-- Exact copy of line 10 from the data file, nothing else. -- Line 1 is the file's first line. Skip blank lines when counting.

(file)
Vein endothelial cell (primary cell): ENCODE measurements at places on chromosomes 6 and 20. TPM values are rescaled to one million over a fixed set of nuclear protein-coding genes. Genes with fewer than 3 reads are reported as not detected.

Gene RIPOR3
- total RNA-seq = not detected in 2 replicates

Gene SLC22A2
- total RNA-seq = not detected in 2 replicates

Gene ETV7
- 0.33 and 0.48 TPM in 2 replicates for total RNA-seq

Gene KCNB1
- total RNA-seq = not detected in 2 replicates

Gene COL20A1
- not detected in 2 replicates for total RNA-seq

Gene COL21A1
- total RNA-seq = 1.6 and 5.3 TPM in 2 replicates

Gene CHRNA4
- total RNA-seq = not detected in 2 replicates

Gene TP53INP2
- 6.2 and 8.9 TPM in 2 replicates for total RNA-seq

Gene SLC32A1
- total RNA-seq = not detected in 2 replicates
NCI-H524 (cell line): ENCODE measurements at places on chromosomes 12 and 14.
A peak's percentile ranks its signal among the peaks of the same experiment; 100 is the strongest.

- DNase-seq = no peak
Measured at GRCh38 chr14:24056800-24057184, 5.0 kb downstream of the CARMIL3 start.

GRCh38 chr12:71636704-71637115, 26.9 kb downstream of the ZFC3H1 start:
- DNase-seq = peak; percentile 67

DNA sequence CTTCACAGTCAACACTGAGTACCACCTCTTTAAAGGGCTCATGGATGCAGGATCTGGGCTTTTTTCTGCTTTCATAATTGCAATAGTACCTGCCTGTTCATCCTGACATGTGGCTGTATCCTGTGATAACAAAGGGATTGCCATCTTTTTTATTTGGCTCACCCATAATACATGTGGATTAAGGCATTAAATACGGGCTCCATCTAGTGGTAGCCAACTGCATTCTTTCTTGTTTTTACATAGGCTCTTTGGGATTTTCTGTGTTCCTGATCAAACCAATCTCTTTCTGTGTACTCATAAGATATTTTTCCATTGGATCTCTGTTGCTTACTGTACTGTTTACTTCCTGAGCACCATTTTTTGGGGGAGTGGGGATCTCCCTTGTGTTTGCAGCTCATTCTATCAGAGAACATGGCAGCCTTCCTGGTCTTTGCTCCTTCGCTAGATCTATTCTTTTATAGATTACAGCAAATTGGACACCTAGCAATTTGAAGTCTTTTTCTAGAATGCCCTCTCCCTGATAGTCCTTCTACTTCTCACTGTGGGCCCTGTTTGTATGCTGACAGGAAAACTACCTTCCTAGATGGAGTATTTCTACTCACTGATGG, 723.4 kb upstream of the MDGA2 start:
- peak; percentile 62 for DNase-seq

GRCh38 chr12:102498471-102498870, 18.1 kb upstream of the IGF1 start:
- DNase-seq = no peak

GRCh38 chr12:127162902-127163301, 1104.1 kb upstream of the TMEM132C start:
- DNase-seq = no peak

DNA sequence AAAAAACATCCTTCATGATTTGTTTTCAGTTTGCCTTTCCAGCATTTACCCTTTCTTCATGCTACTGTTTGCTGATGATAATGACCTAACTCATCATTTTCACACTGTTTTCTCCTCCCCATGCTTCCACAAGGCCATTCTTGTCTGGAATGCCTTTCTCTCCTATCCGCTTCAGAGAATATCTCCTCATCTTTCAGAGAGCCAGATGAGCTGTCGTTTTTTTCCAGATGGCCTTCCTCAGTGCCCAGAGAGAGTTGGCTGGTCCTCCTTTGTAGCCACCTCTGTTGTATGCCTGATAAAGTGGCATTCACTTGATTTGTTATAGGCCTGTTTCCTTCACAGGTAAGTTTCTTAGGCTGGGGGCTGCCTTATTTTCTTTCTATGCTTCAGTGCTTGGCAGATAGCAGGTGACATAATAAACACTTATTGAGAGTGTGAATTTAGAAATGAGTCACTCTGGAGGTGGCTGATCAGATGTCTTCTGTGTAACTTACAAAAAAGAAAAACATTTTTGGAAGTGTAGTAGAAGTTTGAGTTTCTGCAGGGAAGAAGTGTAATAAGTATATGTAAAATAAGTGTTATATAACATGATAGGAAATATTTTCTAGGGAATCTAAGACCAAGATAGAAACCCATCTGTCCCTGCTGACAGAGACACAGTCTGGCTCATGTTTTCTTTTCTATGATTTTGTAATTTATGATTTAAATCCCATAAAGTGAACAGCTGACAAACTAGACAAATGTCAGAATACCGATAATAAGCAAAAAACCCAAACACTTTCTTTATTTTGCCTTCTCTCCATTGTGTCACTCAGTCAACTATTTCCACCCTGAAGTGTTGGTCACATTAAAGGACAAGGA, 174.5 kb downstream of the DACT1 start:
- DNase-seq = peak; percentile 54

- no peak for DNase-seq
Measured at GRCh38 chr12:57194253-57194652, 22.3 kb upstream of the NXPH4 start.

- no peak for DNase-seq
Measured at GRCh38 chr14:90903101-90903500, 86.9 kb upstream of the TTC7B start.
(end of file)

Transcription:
Gene COL20A1